heads. At the rear of the rack sloping boards are fitted, so that



as part of the hay is eaten, the rest falls down to the front where
the sheep can reach it. The end of the rack should be closed with
bars in the same way as the front, so that young lambs cannot
creep in and get lost. For want of this precaution a fine lively
young lamb will sometimes get into a tight place, where it may
become chilled and die. This rack may be made of any length,
and should ex-
tend all round the
shed in order to
give the greatest
possible extent
of feeding room.
The form of this
rack prevents the
sheep from
thrusting their
heads between
the bars and
wearing the wool
from their necks,
or from stran-
gling themselves
by getting their
heads fast be-
tween the bars, which they will do with many of the racks in
common use, of -which the bars are frequently too far apart.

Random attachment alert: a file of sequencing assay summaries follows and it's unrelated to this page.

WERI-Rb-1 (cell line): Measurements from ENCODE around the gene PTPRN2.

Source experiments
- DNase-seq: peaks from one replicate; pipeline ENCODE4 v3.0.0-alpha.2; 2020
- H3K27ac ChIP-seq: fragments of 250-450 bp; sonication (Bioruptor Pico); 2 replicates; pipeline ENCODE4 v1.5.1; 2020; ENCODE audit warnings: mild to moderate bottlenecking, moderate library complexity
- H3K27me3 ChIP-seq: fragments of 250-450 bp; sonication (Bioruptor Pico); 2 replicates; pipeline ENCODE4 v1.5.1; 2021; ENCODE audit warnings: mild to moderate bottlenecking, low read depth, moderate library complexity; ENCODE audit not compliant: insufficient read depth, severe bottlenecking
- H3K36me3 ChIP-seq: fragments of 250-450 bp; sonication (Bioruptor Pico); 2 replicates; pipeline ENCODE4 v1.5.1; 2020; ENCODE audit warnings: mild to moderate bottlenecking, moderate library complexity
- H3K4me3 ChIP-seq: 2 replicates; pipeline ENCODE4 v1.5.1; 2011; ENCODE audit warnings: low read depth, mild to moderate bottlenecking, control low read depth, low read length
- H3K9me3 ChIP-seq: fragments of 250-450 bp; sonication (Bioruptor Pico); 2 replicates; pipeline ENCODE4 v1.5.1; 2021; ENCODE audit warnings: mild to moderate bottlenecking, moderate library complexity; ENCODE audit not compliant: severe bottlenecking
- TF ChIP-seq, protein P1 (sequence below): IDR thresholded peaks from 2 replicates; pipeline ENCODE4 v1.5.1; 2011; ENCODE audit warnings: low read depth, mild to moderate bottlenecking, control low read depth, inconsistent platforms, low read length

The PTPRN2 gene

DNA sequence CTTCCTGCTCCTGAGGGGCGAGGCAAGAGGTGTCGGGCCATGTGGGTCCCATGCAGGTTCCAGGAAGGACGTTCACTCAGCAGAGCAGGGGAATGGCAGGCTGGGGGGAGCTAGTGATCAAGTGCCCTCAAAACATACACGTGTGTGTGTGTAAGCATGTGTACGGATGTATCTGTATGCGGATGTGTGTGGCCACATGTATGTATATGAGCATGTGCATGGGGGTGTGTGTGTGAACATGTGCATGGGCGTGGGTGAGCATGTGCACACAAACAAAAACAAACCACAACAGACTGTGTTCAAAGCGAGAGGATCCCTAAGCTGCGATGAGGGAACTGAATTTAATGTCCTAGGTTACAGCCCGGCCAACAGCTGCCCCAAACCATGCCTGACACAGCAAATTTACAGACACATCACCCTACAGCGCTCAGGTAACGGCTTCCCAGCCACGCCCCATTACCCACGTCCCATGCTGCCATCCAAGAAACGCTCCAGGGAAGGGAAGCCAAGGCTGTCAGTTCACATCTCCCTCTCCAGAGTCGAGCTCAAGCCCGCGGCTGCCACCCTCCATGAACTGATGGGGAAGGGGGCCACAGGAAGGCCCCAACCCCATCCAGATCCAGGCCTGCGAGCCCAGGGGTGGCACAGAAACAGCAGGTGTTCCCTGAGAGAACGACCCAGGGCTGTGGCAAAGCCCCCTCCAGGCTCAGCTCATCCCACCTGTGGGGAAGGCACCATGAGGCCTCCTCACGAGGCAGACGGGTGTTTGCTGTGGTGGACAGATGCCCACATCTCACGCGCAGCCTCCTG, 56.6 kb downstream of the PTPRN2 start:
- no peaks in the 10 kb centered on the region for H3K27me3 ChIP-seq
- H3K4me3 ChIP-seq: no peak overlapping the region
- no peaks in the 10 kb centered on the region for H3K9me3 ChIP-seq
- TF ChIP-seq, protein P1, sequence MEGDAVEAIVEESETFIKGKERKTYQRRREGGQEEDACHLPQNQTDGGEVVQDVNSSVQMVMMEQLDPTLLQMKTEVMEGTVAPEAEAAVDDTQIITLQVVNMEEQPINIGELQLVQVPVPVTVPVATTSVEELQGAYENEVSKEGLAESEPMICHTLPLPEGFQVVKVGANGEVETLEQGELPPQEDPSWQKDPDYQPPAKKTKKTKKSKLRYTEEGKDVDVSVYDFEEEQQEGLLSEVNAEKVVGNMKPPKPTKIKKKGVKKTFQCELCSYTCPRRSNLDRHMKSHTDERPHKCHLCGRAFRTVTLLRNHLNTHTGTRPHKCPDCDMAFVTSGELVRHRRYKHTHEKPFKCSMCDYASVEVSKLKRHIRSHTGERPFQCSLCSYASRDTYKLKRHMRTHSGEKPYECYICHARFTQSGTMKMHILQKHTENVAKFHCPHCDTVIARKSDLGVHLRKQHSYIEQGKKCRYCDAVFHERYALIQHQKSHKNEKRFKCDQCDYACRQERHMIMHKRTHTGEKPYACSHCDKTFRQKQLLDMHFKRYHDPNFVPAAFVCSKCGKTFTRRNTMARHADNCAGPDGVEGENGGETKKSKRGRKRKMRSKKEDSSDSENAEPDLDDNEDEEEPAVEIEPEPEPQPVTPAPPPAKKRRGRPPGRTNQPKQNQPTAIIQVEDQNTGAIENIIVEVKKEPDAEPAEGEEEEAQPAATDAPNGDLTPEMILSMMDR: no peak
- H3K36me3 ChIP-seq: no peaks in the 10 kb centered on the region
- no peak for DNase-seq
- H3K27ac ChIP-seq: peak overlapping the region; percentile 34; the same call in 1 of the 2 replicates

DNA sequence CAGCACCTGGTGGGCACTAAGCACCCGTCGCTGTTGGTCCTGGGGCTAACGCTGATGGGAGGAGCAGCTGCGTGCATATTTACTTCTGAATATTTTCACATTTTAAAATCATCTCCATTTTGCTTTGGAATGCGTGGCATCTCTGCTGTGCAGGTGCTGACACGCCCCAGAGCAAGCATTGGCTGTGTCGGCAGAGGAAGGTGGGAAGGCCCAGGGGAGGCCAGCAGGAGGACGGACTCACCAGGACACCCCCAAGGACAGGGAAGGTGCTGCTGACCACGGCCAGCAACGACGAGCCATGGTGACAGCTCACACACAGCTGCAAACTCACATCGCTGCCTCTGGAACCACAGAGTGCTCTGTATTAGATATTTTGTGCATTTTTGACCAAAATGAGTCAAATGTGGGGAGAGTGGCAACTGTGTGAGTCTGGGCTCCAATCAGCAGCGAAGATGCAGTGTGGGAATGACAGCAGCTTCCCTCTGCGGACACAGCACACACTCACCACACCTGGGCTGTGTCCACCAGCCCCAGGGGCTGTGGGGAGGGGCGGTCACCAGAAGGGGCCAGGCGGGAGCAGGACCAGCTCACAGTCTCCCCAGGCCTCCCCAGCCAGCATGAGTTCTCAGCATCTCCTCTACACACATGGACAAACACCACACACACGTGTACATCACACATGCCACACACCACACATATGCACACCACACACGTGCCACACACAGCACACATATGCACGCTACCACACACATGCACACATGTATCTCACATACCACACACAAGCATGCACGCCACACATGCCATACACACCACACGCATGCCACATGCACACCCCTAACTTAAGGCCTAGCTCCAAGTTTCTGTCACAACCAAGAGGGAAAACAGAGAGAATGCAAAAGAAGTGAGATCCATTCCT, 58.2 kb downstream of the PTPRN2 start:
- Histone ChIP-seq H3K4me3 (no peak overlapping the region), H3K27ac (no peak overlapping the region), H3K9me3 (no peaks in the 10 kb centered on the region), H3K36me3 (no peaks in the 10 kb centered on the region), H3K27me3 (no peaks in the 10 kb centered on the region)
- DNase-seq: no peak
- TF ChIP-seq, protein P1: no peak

For feeding cut or pulped roots, or fine feed, such as bran-meal
or grain, a rack made on the plan of that shown at figure 8 on
page 31, will be useful. The rack there figured is a portable one
intended for use in the field or yard, but a fixed rack similar to it
may be made in the shed if desired. The bars placed over the
rack prevent the stronger sheep from crowding the weaker ones
from their feed, and getting more than their share, and also pre-
vent the more active ones from leaping into the trough in their
eagerness to procure an undue portion of food.

The variety of foods suitable for the winter feeding is extensive.
Hay, straw, pea and bean haulm, corn-fodder, roots of various
kinds, corn, oats, peas, rye, buckwheat, cotton-seed and linseed
oil-cake-meal, and bran, furnish a variety of food from which a
proper choice can readily be made. The relative feeding values
of these various substances used as food, will determine their rela-
tive money values, and as these differ and fluctuate from time to
time, it is often necessary, to secure the most profit on the feeding,

Fig. 27. FEED-BACK.



to choose the food that is most economical in use, although it may
be the highest in price. Clover hay is the most valuable single food
for winter use, if it has been cut when in blossom, cured so as to
preserve all its good qualities, and kept free from damp and mold.
Where the main object hi view is the production of market lambs,
clover hay should furnish the chief subsistence of the ewes. It